Aesthetic Transformations: Taking Nietzsche at His Word (American University Studies)

Aesthetic Transformations: Taking Nietzsche at His Word (American University Studies)

Thomas Jovanovski

Language: English

Pages: 202

ISBN: 0820420026

Format: PDF / Kindle (mobi) / ePub

In this provocative work, Thomas Jovanovski presents a contrasting interpretation to the postmodernist and feminist reading of Nietzsche. As Jovanovski maintains, Nietzsche’s written thought is above all a sustained endeavor aimed at negating and superseding the (primarily) Socratic principles of Western ontology with a new table of aesthetic ethics - ethics that originate from the Dionysian insight of Aeschylean tragedy. Just as the Platonic Socrates perceived a pressing need for, and succeeded in establishing, a new world-historical ethic and aesthetic direction grounded in reason, science, and optimism, so does Nietzsche regard the rebirth of an old tragic mythos as the vehicle toward a cultural, political, and religious metamorphosis of the West. However, Jovanovski contends that Nietzsche does not advocate such a radical social turning as an end in itself, but as only the most consequential prerequisite to realizing the culminating object of his «historical philosophizing» - the phenomenal appearance of the Übermensch.





















remarks further underscore Nietzsche’s point that the artistic reflection of the “pure primordial pain and its primordial re-echoing” requires a singular, selfabnegating predisposition, one that takes itself as both the ground for, and the manifestation of, its own art. Seen in its extreme, then, the Dionysian drive toward unity aims not only at the sublation of all particularity, but also at the negation of the Apollinian dimension itself. In this, we have emphasized, the Dionysian impulse does

of Enlightenment—yes, 00.qxd 5/9/07 6:53 AM Page xix preface xix Enlightenment—ideals. The preceding is an affirmation regarding which Jürgen Habermas, for one, shows a similar lack of insight when he observes that Nietzsche “bids farewell to the dialectic of enlightenment,” and so marks his “entry into post-modernity” (1987 85–6). Habermas might have been somewhat less willing to play into the hands of postmodernists had he seen the Übermensch as the highest and final expression of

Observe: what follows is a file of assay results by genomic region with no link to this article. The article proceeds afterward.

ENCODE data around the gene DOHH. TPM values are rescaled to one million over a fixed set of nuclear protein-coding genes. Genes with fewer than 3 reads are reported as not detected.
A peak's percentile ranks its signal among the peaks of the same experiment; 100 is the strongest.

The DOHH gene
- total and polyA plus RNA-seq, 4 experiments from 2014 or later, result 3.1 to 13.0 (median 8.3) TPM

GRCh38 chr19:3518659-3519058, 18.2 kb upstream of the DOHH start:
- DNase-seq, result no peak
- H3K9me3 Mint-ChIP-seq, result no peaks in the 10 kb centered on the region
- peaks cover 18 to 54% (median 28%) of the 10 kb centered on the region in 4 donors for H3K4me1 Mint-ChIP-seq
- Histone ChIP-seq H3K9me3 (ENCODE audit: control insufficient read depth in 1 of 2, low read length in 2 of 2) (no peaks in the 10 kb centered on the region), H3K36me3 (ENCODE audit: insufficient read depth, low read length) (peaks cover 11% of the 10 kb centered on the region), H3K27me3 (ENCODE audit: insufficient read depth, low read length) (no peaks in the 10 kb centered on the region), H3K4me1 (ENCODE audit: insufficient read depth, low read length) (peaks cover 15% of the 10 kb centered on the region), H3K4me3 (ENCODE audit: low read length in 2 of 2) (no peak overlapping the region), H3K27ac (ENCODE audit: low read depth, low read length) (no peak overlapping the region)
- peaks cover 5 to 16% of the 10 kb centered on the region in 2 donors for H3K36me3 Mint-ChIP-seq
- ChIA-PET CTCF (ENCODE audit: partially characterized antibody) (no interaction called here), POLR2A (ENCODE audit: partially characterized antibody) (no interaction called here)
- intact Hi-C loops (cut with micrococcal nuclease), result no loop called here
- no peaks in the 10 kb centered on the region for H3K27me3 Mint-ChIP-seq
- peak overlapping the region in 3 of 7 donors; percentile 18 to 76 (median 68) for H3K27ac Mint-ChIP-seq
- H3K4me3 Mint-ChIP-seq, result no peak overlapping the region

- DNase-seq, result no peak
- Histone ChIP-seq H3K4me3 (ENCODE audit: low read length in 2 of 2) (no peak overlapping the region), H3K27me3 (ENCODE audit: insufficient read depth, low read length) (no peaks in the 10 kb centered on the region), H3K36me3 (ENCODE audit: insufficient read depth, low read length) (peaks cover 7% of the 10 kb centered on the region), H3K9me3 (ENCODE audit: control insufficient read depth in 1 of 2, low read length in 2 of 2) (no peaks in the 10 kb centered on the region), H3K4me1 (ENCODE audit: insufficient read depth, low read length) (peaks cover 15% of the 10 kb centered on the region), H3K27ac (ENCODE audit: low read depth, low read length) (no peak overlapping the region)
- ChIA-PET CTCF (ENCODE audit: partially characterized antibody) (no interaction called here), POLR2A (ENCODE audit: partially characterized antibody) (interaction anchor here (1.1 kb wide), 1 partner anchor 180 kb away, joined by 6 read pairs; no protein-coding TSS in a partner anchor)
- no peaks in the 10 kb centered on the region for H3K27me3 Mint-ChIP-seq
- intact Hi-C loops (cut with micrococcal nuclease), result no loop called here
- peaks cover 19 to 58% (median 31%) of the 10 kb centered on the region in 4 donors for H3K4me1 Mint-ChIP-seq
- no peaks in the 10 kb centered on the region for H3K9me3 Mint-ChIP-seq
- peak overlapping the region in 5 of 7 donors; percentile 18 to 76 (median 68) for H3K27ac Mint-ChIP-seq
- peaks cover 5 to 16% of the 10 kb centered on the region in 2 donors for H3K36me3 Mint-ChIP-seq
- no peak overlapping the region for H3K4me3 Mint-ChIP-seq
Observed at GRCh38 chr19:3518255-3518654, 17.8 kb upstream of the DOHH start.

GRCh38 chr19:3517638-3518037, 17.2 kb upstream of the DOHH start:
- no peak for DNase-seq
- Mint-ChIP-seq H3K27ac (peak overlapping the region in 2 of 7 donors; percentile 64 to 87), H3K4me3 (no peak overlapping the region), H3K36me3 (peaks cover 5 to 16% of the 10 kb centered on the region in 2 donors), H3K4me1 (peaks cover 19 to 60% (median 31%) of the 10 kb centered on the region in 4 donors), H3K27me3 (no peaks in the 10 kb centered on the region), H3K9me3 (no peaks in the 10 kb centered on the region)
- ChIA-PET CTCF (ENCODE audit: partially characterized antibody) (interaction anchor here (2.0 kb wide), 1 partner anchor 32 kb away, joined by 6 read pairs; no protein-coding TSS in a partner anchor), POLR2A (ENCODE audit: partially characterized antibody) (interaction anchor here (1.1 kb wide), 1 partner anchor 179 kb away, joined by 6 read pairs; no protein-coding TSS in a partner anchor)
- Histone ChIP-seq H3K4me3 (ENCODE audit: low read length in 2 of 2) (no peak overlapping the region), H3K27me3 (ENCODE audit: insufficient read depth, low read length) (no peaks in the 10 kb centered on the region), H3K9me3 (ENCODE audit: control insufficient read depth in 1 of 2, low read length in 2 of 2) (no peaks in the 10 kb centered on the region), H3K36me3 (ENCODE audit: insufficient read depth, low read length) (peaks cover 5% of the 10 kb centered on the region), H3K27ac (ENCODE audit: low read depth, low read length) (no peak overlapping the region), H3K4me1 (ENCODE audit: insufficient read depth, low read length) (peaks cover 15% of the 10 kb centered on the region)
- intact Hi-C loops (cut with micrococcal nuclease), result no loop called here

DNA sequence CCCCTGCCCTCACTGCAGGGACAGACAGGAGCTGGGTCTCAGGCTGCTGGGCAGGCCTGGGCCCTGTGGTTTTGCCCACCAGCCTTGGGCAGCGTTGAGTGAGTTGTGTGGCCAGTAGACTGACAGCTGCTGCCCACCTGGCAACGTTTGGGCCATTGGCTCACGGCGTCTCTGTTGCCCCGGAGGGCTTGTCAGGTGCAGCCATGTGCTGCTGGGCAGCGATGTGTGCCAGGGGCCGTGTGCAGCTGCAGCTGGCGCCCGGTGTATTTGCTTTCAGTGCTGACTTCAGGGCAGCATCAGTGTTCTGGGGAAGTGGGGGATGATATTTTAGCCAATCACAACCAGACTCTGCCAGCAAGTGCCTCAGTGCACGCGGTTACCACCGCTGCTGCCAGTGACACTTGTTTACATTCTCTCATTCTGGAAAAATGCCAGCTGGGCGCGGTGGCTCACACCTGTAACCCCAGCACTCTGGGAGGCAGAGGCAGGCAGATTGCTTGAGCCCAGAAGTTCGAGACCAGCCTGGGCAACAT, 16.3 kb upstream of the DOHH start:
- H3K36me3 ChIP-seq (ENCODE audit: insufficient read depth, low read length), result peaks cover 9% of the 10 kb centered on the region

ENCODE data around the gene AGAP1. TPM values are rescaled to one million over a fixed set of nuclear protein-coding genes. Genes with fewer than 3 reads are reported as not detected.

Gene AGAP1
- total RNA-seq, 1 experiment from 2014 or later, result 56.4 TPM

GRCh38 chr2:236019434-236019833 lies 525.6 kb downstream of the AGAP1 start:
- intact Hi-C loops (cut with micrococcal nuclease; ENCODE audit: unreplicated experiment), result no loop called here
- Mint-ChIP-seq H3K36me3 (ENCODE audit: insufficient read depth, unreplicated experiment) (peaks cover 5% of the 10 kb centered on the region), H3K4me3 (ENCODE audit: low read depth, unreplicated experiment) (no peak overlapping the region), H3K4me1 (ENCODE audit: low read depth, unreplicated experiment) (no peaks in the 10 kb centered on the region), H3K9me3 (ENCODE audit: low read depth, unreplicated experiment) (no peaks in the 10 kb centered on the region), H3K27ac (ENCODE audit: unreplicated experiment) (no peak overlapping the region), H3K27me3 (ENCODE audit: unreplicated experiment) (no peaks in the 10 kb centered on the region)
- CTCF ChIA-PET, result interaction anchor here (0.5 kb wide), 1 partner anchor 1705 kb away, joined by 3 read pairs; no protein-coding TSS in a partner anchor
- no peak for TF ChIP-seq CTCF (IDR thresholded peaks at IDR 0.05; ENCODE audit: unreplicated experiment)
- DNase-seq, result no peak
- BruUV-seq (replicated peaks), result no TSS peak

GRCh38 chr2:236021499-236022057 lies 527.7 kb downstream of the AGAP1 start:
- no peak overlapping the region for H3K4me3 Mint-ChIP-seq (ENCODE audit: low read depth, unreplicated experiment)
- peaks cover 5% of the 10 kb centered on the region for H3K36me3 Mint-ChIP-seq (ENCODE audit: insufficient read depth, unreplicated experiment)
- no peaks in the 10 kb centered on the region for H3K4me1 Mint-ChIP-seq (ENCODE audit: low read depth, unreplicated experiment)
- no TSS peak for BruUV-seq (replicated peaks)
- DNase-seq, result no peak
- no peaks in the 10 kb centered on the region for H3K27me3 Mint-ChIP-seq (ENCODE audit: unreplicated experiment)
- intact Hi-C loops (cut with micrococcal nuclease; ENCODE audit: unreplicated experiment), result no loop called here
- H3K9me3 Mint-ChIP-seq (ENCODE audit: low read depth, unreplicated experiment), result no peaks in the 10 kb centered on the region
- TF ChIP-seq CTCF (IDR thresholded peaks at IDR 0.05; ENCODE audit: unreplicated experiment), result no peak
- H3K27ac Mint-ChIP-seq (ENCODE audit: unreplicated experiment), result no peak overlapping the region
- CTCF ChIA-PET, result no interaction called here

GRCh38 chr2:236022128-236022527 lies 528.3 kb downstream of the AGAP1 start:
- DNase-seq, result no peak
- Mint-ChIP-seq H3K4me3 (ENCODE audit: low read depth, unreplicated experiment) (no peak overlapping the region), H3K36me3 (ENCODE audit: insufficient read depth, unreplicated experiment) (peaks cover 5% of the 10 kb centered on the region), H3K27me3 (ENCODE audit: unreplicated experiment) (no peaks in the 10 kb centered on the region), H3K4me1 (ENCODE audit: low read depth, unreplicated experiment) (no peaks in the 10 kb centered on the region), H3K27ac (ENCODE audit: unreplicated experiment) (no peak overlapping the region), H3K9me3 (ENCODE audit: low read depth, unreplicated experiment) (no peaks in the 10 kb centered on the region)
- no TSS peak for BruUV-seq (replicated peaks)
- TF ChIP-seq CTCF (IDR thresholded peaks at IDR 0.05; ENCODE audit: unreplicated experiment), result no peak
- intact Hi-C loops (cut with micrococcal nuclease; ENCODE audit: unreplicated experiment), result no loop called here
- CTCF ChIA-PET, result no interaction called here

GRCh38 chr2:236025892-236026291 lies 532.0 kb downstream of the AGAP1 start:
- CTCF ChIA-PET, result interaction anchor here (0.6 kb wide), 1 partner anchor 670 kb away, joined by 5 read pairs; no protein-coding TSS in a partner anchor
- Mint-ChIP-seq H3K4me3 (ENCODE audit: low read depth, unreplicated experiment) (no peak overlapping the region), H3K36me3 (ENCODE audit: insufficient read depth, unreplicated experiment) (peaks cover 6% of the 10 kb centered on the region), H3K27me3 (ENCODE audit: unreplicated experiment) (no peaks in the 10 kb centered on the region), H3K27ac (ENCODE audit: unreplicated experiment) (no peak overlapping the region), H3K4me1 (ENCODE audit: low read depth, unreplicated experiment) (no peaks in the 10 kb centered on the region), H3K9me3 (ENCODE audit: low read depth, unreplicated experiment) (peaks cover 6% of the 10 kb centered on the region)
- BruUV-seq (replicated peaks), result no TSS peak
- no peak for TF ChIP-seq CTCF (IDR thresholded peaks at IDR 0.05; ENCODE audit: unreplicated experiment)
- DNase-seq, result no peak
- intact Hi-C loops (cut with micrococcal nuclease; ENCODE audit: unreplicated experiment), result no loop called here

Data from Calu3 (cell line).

Socrates in the Apology: Unlike Nietzsche, Socrates seeks no public attention, but wants only to explain why his conversations with many of the Athenian intellectuals managed to generate so much misunderstanding—and envy. Nor is Kaufmann’s idea that we should espy a similarity between each philosopher’s self-awareness in relation to his respective contemporaries and predecessors any more persuasive. History reveals that prejudice, a patronizing attitude, and speech devoid of false modesty are all

cultural commentator, an innocuous curmudgeon, and thus not even a self-respecting armchair revolutionist. Whether he intends to do so or not, Schacht supports, if not necessarily makes any more cogent, Kaufmann’s perception of Nietzsche as a parallel to, and the modern embodiment of, Socrates’ self-image as a veritable gadfly on the equine body of the Athenian republic. The already recognized significance of his project aside, Schacht leaves more than a few of us puzzled when by implicitly

toward the Übermensch must make certain that they satisfy still another precondition—namely, that they and their descendants be and remain of pure racial blood: There are probably no pure races but only races that have become pure, even these being extremely rare. What is normal is crossed races, in which, together with a disharmony of physical features (when eye and mouth do not correspond with one another, for example), there must always go a disharmony of habits and value-concepts.

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